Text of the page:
The Origin of Kiswahili

The Origin of Kiswahili

Swahili, also known as Kiswahili, is a Bantu language spoken as a mother tongue or as a fluent second language on Africa's east coast, from Lamu Island in Kenya in the north to Tanzania's southern border in the south. (The Bantu languages are a subgroup of the Niger-Congo language family's Benue-Congo branch.) Waswahili refers to people who speak Swahili as their sole mother tongue; nonetheless, this term refers to their language exclusively and does not identify any ethnic or tribal group. Swahili is widely used as a lingua franca in the following countries:

  • Kenya, where it is the second most common language for these purposes after English. It is also a national language here  
  •  Congo (Kinshasa), where a variant of Swahili is one of the four official languages, with French as the primary language for these purposes
  •  Uganda, where English is the primary language.

 

Swahili has been heavily impacted by Arabic; the language has a large number of Arabic loanwords, notably the word Swahili, which is derived from the Arabic word sawil (a plural adjectival version of an Arabic phrase meaning "of the coast"). The language arose from centuries of interactions between Arabian traders and the people of Africa's east coast. Swahili developed as a linguistic Franca utilized by many Bantu-speaking tribal groups under Arab influence. The language of the Arab ivory and slave caravans, which penetrated as far north as Uganda and as far west as Congo, aided the development of Swahili interior in the early nineteenth century. European colonialists, particularly the Germans, later adopted Swahili and used it extensively as Tanganyika's administrative language, establishing the groundwork for its adoption as Tanzania's national language after independence. Other local languages were encouraged by the government in Kenya and Uganda during the colonial period, but the trend in these countries presently is to stress Swahili. Though Swahili is now written in the Roman alphabet, the earliest extant Swahili literature comes from the early 18th century and is written in the Arabic script.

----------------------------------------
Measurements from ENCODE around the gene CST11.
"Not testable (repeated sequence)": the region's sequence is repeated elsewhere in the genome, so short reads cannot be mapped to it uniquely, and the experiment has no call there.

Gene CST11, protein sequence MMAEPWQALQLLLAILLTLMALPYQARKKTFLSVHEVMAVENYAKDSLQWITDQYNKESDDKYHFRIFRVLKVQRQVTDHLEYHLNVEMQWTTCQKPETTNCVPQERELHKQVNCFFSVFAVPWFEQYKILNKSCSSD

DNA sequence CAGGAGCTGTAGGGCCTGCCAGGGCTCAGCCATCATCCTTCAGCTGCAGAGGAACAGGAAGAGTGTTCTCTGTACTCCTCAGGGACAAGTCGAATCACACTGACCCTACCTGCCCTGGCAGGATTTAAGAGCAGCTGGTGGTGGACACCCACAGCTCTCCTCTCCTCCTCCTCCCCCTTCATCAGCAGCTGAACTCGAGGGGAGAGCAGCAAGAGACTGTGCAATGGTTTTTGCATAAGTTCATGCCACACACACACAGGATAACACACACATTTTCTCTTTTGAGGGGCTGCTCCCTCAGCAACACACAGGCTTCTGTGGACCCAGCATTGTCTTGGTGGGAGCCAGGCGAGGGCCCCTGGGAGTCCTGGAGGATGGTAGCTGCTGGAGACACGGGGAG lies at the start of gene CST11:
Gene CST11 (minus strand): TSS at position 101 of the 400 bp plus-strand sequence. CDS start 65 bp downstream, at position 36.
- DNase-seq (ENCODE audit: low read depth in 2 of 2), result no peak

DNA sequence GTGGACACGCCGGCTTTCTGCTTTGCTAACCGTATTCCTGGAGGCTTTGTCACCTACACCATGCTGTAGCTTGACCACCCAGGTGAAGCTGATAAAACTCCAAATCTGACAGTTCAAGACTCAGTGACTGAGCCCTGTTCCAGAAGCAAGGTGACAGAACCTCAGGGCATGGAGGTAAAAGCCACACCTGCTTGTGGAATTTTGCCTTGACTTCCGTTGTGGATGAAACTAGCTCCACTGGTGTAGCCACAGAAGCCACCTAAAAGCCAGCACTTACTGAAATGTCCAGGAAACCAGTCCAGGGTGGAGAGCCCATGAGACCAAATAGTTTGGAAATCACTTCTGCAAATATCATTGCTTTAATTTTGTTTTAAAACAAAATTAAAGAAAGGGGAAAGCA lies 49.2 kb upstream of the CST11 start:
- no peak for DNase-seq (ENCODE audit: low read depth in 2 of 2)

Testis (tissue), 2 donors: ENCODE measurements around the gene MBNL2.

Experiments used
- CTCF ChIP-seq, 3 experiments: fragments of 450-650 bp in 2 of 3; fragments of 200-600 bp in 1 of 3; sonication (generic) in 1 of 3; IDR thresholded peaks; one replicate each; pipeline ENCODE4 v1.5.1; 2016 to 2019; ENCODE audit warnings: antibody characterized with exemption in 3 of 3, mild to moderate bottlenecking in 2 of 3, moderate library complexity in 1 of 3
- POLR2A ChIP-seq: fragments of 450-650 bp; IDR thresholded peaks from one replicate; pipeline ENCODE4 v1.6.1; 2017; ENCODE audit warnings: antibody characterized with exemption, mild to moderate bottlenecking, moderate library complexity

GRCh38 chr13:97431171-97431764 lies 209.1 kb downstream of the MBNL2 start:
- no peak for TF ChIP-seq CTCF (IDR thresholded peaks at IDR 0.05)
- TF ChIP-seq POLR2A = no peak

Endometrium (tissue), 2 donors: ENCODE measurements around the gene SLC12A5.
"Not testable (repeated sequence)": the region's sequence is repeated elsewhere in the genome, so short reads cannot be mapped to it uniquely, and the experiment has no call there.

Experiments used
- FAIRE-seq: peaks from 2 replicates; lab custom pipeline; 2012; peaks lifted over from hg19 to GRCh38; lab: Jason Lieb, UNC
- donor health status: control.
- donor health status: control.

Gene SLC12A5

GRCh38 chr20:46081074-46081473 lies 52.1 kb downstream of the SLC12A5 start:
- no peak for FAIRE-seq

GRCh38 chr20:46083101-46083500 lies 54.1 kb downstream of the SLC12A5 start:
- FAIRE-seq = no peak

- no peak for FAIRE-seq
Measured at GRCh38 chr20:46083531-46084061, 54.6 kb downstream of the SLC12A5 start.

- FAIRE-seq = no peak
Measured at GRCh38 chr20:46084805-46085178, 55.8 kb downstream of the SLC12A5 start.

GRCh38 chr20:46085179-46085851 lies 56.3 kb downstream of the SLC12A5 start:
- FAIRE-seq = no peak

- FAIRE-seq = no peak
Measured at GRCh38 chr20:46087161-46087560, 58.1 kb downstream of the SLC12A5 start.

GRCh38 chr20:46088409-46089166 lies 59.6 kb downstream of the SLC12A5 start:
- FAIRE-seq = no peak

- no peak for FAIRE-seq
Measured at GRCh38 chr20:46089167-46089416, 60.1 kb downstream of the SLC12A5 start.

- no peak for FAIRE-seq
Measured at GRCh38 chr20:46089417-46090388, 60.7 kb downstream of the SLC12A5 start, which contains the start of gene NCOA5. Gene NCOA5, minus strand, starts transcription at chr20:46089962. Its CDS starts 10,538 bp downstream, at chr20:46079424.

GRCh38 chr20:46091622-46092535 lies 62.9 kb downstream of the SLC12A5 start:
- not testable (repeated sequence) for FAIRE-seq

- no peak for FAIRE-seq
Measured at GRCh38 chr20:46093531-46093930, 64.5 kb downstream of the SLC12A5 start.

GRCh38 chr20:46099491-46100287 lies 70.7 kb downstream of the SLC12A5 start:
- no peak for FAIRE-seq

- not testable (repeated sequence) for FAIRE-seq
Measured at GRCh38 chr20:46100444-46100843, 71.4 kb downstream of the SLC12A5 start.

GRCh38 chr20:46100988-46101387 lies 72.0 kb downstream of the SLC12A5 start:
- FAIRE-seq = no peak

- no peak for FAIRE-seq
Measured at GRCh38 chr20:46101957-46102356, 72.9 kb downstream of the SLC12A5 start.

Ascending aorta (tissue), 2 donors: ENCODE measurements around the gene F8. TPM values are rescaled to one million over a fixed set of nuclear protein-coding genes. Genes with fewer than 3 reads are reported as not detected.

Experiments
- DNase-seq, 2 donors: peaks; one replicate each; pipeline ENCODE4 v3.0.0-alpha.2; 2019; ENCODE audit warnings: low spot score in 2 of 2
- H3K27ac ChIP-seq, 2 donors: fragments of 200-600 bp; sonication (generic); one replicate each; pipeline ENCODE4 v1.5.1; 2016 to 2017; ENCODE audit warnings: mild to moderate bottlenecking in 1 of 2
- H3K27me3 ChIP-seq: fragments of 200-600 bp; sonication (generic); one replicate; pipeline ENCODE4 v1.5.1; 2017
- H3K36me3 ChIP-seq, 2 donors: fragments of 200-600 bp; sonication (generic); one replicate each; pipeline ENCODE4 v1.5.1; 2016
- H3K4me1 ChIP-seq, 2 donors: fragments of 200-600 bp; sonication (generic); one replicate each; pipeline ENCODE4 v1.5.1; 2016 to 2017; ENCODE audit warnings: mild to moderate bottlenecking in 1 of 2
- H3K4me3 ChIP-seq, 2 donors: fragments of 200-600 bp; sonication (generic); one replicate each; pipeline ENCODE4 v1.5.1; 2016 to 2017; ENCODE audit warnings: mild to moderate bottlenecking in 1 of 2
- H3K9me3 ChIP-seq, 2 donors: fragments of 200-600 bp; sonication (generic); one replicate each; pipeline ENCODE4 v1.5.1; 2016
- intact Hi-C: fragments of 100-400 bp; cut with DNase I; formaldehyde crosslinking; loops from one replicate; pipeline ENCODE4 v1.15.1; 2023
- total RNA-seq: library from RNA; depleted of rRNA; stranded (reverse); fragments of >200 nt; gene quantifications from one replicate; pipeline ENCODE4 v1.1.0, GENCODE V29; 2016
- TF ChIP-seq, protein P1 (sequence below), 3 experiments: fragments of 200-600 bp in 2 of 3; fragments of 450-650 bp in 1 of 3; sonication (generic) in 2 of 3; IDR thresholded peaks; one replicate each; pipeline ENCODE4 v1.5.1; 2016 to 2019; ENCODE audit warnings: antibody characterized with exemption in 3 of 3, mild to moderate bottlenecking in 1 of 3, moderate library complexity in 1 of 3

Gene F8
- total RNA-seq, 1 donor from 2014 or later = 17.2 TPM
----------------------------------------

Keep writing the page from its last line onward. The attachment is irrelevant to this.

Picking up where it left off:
Currently Kiswahili is one of the most spoken languages in Africa. Tanzania, Kenya, Uganda, Rwanda, Burundi, the Democratic Republic of the Congo (DRC), South Sudan, Somalia, Mozambique, Malawi, Zambia, Comoros, and even Oman and Yemen in the Middle East have Swahili speakers. South Africa and Botswana have implemented it in schools, while Namibia and other Southern African countries are contemplating it. Kiswahili is also one of the official languages of the African Union. 7th July was the date dedicated to celebrating Kiswahili by the UN which also makes it the first African language to be feted by the UN

 

Here at Bethany Online School we offer quality Swahili lessons for anyone looking to begin their journey in learning Swahili and also to anyone looking to advance their knowledge of this beautiful language

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